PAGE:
There is also vascular Parkinsonism, which is a less frequent disorder. Multiple, tiny strokes are caused by this disorder, which can damage a person's balance, walking, and memory.

Parkinsonism can also be caused by taking certain drugs. Drug-induced Parkinsonism is the term used by doctors to describe this illness.

Some of the following symptoms may be experienced by people with Parkinson's disease:

  • movement at a leisurely pace
  • external tremors, such as obvious trembling in the hands, limbs, face, and jaw interior tremors, such as trembling in the hands, limbs, face, and jaw
  • Arms, legs, and trunk rigidity, as well as impaired coordination and balance

These symptoms can appear suddenly or gradually, and they can make daily tasks difficult. Though tremors are a common symptom of Parkinson's disease, they aren't necessarily the most visible.

A person may only have a tremor in one limb at first. The tremor might spread to both sides of the body as the illness worsens. Tremors can be exacerbated by strong emotions and stress.

Treatments for PD:

There is no cure for Parkinson's disease. It's a long-term ailment that becomes worse over time. There are, however, several therapy alternatives available.

To refill the brain's dopamine supply, a doctor may prescribe a combination of levodopa and carbidopa. This may aid in the treatment of advanced Parkinson's disease.

Bromocriptine, pramipexole, and ropinirole are some more drug-related alternatives.

A surgeon implants electrodes in a person's brain during the surgery. These stimulate certain areas to help with PD symptoms. DBS can also minimize the need for some medications, which may be especially beneficial to those who are suffering from unpleasant side effects.

 

· Multiple sclerosis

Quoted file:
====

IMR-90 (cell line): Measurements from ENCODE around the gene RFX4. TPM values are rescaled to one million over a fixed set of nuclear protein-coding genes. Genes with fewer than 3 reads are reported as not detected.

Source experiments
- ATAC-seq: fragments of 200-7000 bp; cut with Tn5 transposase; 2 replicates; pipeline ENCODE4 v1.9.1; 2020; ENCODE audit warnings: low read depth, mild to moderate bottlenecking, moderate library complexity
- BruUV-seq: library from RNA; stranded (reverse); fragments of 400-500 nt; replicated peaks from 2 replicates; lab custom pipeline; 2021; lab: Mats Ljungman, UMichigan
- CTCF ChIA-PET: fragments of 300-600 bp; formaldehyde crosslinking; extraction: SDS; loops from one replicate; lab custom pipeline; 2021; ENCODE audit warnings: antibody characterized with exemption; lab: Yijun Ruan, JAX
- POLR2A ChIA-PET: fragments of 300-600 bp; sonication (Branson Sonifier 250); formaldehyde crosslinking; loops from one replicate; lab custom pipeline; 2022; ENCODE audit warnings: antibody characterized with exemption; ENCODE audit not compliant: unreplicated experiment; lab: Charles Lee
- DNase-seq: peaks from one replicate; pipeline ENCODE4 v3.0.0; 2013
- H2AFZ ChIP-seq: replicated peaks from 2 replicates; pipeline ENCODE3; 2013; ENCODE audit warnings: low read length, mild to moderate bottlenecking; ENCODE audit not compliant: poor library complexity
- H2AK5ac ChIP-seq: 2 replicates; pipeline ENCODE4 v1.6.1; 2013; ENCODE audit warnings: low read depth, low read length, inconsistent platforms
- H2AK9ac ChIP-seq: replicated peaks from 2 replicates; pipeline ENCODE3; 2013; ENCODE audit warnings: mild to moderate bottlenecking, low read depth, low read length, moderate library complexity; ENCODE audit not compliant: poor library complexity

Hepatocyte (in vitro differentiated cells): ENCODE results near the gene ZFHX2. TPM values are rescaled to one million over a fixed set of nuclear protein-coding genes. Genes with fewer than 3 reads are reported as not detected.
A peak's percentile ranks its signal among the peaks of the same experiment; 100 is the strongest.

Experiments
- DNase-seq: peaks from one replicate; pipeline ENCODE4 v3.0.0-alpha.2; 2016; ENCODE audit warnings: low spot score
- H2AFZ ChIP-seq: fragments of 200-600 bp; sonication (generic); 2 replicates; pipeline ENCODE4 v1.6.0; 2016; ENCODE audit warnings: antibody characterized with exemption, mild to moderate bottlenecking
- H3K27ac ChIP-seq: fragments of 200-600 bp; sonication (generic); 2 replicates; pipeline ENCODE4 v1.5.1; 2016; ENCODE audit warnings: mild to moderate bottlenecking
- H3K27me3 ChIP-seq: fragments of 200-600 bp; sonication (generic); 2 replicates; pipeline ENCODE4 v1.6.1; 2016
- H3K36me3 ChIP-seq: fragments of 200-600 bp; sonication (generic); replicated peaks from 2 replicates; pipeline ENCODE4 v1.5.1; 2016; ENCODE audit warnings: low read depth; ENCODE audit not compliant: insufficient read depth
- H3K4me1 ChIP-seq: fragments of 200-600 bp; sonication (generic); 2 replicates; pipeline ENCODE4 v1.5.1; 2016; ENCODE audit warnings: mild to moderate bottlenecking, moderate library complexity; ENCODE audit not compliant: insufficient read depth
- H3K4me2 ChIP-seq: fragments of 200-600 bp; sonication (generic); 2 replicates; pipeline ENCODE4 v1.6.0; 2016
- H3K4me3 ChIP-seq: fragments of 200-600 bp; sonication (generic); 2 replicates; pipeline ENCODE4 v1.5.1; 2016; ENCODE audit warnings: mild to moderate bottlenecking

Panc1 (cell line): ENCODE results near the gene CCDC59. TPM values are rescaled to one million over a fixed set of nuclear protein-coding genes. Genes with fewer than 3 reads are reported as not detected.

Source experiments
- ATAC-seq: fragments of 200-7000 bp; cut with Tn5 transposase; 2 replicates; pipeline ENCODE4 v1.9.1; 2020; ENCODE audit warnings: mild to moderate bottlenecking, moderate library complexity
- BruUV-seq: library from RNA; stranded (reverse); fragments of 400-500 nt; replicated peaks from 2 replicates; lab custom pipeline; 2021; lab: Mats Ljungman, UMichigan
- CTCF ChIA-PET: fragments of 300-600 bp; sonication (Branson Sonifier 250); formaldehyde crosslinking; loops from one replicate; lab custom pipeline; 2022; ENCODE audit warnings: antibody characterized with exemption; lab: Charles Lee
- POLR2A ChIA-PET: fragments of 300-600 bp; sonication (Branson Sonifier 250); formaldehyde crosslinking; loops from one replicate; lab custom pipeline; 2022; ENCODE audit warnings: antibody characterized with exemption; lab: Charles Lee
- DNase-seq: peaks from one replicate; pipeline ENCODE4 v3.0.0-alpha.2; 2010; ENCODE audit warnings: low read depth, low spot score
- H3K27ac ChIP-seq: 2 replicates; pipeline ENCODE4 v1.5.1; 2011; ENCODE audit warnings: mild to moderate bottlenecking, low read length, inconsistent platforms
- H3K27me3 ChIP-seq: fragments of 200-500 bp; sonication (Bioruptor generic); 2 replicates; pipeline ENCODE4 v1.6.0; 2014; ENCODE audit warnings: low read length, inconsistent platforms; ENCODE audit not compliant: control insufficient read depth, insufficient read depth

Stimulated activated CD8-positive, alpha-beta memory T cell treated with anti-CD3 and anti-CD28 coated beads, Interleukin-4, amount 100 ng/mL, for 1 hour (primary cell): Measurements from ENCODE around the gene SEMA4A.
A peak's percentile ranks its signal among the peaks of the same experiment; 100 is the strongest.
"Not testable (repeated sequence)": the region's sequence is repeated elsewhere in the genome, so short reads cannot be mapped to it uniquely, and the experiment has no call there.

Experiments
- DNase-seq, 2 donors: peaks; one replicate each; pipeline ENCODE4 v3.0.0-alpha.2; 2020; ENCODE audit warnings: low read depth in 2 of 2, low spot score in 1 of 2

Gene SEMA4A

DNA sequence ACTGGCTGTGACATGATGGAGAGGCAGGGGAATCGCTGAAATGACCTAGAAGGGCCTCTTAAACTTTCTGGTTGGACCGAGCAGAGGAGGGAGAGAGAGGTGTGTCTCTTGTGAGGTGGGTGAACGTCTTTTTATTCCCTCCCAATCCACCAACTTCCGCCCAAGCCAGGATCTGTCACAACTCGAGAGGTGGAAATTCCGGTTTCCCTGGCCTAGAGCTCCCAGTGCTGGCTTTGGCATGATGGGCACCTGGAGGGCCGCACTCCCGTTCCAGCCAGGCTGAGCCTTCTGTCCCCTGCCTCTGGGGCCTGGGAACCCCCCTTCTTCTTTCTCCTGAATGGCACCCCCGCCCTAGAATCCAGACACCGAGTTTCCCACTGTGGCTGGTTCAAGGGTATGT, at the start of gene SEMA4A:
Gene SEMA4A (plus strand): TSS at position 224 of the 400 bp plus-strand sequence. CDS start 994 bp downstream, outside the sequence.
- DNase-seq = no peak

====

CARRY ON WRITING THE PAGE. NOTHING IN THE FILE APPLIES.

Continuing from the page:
MS is a central nervous system disease that affects people for the rest of their lives. Many specialists believe that the immune system assaults and damages the body's nerves in people with MS. This can affect many different sections of the body and have a big impact on a person's quality of life.

MS symptoms appear in people between the ages of 20 and 40. They may include the following:

  • blurred or double vision
  • color blindness
  • blindness in one eye
  • muscle weakness
  • poor coordination and balance
  • a numbing or pins-and-needles sensation
  • pain
  • speech difficulty
  • internal and exterior tremors
  • dizziness

Treatments for MS:

MS has no known cure, and the severity of the disease varies from person to person. The treatment usually focusses on controlling the attacks and keeping the patient as healthy as possible.

 

· Essential tremor:

Essential tremor is caused by a breakdown in communication between particular parts of the brain. In 50–70% of the cases, a genetic cause for the ET has been seen, as a result, it has a good tendency to be familial.

While essential tremor can strike anyone at any age, the usual onset age is 35–45 years.

The most prevalent form of abnormal tremor is ET. Mild degeneration of portions of the cerebellum is sometimes related with the illness. This is the portion of the brain that receives the information needed to regulate a person's movement quality. This information comes from other areas of the brain, the spinal cord, and the body's sensory systems to the cerebellum.